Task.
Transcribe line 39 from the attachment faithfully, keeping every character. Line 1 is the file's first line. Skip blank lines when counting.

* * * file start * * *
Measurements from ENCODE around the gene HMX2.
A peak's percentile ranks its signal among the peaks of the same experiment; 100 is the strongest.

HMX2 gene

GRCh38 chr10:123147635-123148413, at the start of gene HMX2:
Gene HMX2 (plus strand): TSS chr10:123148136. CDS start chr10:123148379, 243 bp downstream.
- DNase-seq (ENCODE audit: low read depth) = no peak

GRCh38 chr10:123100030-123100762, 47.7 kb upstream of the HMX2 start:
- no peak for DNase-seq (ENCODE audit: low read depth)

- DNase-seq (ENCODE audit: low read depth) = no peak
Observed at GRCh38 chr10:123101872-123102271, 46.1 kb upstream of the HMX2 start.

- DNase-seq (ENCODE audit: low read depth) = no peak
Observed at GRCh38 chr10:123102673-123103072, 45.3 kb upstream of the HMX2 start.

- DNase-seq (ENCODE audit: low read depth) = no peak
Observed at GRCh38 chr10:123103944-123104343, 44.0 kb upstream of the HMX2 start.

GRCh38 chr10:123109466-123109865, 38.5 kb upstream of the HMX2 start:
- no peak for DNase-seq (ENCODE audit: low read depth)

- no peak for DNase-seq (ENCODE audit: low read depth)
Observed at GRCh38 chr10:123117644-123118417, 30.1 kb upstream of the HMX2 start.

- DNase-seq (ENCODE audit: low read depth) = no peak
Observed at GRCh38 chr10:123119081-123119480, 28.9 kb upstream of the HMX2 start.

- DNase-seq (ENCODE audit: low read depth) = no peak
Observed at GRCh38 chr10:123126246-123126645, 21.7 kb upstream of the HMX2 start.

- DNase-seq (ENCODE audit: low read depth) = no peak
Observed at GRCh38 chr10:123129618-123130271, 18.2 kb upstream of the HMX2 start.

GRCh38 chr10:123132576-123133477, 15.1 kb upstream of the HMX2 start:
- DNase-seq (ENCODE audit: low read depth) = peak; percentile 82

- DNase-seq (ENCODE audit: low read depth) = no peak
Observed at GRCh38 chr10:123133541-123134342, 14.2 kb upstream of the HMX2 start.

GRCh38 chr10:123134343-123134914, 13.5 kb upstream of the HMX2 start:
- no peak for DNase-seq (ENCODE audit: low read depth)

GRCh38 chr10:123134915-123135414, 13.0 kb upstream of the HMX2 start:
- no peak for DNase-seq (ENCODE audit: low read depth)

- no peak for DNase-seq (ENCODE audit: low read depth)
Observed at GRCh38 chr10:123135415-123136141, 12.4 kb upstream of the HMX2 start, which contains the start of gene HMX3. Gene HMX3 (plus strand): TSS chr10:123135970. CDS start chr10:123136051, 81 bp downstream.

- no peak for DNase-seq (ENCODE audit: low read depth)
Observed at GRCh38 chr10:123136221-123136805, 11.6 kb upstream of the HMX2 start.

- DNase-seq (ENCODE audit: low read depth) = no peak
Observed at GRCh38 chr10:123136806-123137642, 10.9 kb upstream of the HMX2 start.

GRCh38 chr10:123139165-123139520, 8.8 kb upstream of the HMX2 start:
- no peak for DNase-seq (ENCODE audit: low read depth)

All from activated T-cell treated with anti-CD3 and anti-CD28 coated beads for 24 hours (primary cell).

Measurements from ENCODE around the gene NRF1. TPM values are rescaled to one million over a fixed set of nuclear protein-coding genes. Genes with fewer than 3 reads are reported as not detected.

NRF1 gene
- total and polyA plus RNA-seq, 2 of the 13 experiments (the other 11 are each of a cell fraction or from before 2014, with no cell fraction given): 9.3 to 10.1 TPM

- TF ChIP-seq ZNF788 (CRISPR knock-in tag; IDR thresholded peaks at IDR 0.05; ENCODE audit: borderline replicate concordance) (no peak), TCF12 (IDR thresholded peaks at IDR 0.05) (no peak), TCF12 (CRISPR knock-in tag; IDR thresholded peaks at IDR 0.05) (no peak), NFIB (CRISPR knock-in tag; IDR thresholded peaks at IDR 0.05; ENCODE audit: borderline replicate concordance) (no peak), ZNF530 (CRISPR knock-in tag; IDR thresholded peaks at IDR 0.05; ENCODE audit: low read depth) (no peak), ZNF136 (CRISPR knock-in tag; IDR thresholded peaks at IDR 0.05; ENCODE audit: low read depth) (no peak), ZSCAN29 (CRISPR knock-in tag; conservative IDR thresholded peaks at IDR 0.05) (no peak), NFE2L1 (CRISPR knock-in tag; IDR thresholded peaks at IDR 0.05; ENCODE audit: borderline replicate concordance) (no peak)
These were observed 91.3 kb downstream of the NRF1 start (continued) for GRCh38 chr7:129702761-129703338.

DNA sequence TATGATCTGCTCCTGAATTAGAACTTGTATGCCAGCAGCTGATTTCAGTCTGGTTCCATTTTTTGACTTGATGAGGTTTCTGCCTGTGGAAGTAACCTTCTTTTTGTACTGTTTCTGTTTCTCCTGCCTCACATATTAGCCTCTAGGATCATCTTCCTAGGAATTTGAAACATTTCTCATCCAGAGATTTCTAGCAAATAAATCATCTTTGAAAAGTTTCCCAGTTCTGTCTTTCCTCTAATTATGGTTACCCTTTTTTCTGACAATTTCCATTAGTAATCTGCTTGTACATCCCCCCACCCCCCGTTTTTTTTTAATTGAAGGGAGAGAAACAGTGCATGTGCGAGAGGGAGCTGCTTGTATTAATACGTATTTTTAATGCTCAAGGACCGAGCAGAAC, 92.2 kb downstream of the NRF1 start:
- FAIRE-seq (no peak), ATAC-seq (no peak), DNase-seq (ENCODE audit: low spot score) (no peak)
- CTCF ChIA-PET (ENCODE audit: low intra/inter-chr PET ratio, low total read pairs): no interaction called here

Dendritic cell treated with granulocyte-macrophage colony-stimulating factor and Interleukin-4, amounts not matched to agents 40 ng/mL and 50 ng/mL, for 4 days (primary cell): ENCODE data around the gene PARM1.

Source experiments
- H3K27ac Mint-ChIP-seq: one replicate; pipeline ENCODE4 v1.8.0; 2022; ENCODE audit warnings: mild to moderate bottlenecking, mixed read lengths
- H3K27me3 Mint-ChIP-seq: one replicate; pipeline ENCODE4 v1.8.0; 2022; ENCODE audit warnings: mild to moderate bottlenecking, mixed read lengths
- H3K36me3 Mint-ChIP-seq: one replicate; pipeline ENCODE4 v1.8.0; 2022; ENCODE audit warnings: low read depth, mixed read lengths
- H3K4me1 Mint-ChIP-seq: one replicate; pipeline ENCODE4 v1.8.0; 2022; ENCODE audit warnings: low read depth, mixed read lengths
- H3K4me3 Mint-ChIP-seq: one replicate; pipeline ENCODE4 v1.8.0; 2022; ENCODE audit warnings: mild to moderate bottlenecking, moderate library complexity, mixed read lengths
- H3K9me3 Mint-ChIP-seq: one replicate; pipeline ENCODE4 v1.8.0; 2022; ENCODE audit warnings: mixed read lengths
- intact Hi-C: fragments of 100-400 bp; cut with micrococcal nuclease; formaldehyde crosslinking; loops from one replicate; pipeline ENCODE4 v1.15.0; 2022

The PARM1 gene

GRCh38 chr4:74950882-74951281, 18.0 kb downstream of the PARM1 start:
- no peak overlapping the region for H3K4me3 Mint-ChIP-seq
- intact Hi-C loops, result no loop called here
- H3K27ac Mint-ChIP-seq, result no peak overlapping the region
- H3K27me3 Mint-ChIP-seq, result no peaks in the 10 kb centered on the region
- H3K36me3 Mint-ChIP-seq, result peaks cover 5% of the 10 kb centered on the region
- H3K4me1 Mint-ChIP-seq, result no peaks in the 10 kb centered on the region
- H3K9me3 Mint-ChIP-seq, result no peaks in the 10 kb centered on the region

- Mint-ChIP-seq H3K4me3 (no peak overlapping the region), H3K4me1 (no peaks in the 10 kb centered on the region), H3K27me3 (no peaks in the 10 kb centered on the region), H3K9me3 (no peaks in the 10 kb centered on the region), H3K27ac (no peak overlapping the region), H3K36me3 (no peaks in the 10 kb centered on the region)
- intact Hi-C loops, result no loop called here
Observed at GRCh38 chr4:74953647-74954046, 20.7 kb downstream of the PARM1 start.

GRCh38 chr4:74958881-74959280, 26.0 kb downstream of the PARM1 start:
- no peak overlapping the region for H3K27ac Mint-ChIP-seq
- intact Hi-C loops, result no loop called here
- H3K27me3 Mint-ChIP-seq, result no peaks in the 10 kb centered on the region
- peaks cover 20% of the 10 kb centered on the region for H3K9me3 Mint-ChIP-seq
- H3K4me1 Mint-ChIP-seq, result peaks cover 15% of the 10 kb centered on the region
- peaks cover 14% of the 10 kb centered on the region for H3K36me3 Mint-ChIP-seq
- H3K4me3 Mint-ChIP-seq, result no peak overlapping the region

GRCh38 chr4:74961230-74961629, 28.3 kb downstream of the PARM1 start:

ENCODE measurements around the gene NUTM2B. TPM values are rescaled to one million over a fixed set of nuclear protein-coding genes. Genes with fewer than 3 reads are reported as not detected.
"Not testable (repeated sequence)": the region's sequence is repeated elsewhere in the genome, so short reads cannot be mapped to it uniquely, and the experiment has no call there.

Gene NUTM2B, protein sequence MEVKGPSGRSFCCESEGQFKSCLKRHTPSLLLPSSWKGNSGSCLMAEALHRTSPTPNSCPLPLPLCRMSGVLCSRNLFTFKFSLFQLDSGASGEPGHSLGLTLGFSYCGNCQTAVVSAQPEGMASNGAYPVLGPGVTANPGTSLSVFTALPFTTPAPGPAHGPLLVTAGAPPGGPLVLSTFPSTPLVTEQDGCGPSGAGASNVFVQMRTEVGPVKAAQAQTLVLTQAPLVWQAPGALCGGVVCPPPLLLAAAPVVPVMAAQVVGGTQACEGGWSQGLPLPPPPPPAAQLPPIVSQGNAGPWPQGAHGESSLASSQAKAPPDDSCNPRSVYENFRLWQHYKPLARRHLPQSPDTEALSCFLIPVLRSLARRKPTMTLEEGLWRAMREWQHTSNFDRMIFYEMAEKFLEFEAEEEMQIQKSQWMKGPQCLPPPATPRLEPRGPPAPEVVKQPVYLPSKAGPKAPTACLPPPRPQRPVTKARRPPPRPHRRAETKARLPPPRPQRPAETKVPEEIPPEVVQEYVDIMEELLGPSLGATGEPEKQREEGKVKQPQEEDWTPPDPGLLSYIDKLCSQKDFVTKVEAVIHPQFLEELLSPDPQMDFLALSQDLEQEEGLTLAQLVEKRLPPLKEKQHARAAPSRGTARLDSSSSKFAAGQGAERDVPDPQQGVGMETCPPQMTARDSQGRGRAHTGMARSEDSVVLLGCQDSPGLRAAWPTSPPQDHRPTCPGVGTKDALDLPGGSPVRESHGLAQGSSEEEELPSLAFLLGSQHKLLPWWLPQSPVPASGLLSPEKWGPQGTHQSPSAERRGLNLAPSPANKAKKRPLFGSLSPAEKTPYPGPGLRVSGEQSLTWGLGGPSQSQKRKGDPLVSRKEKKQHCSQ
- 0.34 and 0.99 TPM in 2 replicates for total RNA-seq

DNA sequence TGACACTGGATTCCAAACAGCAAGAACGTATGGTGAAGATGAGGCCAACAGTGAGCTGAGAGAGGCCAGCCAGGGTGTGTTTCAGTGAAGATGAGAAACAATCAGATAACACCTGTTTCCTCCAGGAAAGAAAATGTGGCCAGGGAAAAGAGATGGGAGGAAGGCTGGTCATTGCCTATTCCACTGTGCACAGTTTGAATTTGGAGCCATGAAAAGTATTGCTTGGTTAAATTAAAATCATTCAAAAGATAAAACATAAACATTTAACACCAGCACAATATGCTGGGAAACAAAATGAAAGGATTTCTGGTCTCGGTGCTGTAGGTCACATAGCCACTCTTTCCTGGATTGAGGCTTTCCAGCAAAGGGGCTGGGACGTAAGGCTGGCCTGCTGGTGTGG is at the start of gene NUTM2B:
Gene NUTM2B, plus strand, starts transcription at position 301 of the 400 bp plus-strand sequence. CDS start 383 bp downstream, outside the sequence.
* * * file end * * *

GRCh38 chr10:123139165-123139520, 8.8 kb upstream of the HMX2 start: